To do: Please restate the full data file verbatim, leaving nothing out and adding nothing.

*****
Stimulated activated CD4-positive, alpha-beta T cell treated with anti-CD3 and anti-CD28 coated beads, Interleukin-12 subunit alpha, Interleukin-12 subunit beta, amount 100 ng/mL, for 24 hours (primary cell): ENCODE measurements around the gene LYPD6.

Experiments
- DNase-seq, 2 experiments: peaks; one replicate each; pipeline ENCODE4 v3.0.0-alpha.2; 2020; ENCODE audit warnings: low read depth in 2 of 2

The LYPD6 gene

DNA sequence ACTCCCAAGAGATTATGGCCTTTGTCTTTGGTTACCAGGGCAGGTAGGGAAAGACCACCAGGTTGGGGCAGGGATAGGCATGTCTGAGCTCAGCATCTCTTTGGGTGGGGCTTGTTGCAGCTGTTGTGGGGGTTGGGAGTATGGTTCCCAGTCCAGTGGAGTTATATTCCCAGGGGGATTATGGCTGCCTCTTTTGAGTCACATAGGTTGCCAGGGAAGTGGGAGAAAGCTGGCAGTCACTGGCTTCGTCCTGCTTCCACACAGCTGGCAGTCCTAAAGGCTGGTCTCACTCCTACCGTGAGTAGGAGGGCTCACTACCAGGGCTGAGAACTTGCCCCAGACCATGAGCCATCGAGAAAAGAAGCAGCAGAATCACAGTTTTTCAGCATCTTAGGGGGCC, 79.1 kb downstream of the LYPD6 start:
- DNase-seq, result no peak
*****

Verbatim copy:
Stimulated activated CD4-positive, alpha-beta T cell treated with anti-CD3 and anti-CD28 coated beads, Interleukin-12 subunit alpha, Interleukin-12 subunit beta, amount 100 ng/mL, for 24 hours (primary cell): ENCODE measurements around the gene LYPD6.

Experiments
- DNase-seq, 2 experiments: peaks; one replicate each; pipeline ENCODE4 v3.0.0-alpha.2; 2020; ENCODE audit warnings: low read depth in 2 of 2

The LYPD6 gene

DNA sequence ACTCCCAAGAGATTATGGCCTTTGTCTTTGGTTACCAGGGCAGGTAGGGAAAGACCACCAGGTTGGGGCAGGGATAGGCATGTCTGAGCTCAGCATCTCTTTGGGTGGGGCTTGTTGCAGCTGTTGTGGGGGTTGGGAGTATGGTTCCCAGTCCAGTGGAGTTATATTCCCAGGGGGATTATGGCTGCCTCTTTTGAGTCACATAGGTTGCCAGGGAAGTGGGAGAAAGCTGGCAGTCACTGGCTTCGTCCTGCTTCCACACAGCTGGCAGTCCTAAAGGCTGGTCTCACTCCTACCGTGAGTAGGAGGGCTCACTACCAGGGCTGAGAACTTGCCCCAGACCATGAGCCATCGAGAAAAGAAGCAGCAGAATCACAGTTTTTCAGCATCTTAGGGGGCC, 79.1 kb downstream of the LYPD6 start:
- DNase-seq, result no peak